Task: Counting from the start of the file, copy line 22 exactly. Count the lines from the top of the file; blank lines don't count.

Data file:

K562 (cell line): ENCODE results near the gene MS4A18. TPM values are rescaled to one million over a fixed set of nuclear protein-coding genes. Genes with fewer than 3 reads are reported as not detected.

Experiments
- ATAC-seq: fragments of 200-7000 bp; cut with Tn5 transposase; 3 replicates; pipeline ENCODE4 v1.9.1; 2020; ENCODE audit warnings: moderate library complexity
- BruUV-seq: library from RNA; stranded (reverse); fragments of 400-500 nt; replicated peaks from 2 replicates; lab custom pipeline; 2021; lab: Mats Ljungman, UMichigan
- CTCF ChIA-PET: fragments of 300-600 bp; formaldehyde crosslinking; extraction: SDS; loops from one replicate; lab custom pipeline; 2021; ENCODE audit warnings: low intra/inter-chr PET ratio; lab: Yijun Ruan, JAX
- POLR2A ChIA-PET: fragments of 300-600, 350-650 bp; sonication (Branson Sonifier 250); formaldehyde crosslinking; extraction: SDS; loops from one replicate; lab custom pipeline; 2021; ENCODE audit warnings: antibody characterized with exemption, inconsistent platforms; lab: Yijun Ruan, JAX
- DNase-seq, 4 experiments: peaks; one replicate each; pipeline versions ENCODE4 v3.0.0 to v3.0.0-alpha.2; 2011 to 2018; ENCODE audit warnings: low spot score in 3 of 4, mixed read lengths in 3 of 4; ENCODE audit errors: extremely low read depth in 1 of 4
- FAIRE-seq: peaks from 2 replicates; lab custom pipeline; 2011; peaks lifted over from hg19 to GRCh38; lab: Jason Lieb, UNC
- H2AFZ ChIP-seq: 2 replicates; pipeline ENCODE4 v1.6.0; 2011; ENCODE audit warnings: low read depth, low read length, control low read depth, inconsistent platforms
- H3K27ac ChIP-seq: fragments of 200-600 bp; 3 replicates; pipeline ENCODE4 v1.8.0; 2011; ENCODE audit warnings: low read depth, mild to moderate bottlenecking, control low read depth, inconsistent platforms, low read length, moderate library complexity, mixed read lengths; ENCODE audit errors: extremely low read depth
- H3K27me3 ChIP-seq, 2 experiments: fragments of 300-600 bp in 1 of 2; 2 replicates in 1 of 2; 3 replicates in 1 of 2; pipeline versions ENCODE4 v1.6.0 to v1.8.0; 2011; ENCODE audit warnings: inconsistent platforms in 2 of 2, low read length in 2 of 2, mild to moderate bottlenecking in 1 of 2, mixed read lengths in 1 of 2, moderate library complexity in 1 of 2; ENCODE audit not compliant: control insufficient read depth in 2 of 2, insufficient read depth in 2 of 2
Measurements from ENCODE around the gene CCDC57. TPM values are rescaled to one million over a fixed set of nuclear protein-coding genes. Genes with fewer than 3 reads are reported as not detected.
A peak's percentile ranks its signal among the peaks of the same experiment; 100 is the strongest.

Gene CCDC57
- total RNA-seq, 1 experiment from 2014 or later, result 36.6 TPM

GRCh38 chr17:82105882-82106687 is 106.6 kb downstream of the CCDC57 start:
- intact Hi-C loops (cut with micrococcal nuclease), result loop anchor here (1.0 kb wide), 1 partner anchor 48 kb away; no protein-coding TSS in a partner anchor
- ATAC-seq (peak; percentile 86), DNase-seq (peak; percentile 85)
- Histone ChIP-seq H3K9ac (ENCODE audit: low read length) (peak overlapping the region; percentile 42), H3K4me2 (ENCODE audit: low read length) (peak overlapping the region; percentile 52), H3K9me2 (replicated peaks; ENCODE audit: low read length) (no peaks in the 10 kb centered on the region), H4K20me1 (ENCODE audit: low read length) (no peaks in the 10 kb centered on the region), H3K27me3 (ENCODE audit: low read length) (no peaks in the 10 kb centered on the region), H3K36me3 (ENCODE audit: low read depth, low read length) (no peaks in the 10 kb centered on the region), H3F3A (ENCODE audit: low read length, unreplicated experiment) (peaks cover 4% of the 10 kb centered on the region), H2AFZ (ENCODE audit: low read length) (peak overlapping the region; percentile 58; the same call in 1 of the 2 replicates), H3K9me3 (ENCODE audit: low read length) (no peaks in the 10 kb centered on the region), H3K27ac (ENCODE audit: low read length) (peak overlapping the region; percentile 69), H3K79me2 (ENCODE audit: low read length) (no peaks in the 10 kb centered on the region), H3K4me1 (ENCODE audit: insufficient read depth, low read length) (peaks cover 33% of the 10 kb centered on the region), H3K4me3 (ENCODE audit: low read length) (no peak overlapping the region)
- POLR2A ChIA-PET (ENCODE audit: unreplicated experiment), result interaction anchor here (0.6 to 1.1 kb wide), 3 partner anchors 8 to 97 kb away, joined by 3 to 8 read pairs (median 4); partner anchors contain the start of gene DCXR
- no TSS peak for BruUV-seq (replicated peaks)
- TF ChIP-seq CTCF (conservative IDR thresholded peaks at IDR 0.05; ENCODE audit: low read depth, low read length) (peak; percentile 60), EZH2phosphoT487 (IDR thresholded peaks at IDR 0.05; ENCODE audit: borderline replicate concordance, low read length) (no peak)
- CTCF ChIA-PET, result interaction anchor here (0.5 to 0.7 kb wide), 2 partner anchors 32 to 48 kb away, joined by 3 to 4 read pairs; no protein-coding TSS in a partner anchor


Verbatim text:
- TF ChIP-seq CTCF (conservative IDR thresholded peaks at IDR 0.05; ENCODE audit: low read depth, low read length) (peak; percentile 60), EZH2phosphoT487 (IDR thresholded peaks at IDR 0.05; ENCODE audit: borderline replicate concordance, low read length) (no peak)